Supreme Court Minister Luís Roberto Barroso, President of Brazil’s Electoral Court has written that common budgetary maneuvers (pedaladas) were only a formal justification for Dilma Rousseff’s 2016 overthrow, when the real reason for her removal was a loss of political support. In effect this is an admission of something already widely accepted, that her impeachment was a parliamentary coup, conducted under a false pretext.
It is important to note that the loss of political support to which Barroso refers was also a central component of the coup. Firstly Rousseff’s refusal to adopt the neoliberal ‘Bridge to the Future‘ economic programme pushed by coalition allies, followed by a manufactured crisis, an economic hit job – the intervention of Operation Lava Jato in early 2015 – which caused an immediate half a million layoffs in the construction sector, and an estimated 4.4 million indirect 2.5% GDP contraction.
Barroso’s is only the latest in a long line of admissions about the true nature and purpose of Rousseff’s removal, not least from her usurper, Michel Temer himself. Subsequently the role of the Military, US-backed Operation Lava Jato, and other actors in the 2016 coup, which dovetailed into the 2018 election of Bolsonaro, have become more clear.
That a coup was imminent should Dilma Rousseff be re-elected was obvious in September 2014 when Brasil Wire launched. Regardless, denial and omission of the coup in anglophone corporate media is still prevalent. In 2016 the New York Times called Rousseff’s removal ‘a sign of progress’, whilst a new wave of coup denial from corporate journalists at Reuters and Bloomberg materialised in the months leading up to the 2018 election.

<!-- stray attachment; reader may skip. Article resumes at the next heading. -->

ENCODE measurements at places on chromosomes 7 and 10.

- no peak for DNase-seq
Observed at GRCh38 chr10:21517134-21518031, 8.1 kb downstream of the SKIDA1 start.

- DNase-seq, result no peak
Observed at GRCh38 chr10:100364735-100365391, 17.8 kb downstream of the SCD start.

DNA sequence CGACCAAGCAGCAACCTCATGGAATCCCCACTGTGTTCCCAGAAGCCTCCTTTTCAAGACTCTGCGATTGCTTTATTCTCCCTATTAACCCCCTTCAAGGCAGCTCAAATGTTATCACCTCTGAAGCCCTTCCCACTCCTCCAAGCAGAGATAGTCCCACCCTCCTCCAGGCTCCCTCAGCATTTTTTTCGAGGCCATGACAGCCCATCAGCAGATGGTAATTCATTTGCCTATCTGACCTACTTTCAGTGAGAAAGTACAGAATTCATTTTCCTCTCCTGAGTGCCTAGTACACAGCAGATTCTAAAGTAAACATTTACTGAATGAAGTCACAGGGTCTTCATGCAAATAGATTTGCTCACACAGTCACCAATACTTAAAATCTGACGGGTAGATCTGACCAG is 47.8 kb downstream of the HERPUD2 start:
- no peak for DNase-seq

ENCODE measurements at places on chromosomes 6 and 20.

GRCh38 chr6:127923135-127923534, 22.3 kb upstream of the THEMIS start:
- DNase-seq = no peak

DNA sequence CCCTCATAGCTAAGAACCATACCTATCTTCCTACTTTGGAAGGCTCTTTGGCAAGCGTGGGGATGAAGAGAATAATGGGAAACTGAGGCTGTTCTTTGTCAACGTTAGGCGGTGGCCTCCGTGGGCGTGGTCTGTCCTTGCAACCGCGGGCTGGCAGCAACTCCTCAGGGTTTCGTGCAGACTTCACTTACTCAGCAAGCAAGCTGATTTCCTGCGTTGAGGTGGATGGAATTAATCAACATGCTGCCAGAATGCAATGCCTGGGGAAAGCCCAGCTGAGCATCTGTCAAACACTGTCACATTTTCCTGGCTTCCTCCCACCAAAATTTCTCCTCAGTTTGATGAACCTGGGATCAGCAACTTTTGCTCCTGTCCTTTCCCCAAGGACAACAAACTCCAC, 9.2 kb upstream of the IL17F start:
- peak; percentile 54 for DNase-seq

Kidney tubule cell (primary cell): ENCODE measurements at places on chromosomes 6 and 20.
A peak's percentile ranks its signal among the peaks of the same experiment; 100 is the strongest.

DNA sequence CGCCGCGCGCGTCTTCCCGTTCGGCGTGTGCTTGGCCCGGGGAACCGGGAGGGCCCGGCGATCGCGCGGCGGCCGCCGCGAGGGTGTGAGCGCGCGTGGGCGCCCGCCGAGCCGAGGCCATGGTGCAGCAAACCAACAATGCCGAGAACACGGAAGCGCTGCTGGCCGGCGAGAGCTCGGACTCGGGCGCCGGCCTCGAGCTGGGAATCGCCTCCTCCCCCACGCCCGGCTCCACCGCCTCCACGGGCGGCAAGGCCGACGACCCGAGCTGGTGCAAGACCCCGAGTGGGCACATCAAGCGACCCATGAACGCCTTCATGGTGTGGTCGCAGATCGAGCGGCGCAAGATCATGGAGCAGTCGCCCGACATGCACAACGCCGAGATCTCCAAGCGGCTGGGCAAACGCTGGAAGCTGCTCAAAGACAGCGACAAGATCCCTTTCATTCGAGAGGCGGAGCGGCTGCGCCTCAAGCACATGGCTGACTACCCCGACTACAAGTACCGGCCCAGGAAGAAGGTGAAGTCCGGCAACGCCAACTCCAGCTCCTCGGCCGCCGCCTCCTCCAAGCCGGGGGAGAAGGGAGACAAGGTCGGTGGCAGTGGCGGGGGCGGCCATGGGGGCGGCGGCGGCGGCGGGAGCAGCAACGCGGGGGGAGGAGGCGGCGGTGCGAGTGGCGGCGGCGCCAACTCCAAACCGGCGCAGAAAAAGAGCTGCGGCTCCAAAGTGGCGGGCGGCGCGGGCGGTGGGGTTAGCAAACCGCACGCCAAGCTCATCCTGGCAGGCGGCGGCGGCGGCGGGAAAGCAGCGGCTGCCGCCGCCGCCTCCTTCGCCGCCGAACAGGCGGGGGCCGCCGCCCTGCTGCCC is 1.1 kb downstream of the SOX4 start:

It is our opinion that no journalist who still fails to properly acknowledge the 2016 coup against Dilma Rousseff should be in the trusted position of reporting on Brazil to foreign audiences – Editors.
247 – The historical fact that former President Dilma Rousseff was overthrown by a coup d’état has been admitted by Electoral Court President and Supreme Court Minister Luís Roberto Barroso, in an article for the first edition of the Brazilian Center for International Relations magazine. “The formal justification was so-called ‘fiscal pedaling’ —violation of budgetary rules—, although the real reason was loss of political support”, stated Barroso, according to journalist Mônica Bergamo, in her column.
As Brazil is not a parliamentary regime, therefore, a parliamentary coup took place, through an impeachment process without a crime of responsibility – illegality which should have been contained by the Federal Supreme Court, which preferred to wash its hands. As former senator Romero Jucá was recorded saying at the time, what happened in Brazil was a coup “with the Supreme Court, with everyone”.
This is not the first time that Barroso has made such an admission. Mônica Bergamo also recalls that he expressed this reasoning in July 2021, during a symposium in which he stated: “I believe that there should be no reasonable doubt that she [Dilma] was not removed for crimes of responsibility or corruption, but rather , was removed for loss of political support. Not least because to remove her for corruption after what followed would be a historical irony”.
After the coup d’état against Dilma Rousseff, Brazil has gone backwards in all economic and social indicators, with loss of worker rights, nationalised pre-sal oil revenues’ transferral to shareholders of Petrobras, and Brazil becoming a pariah on the international stage.
(News article originally appeared on 247 and has been edited for readability).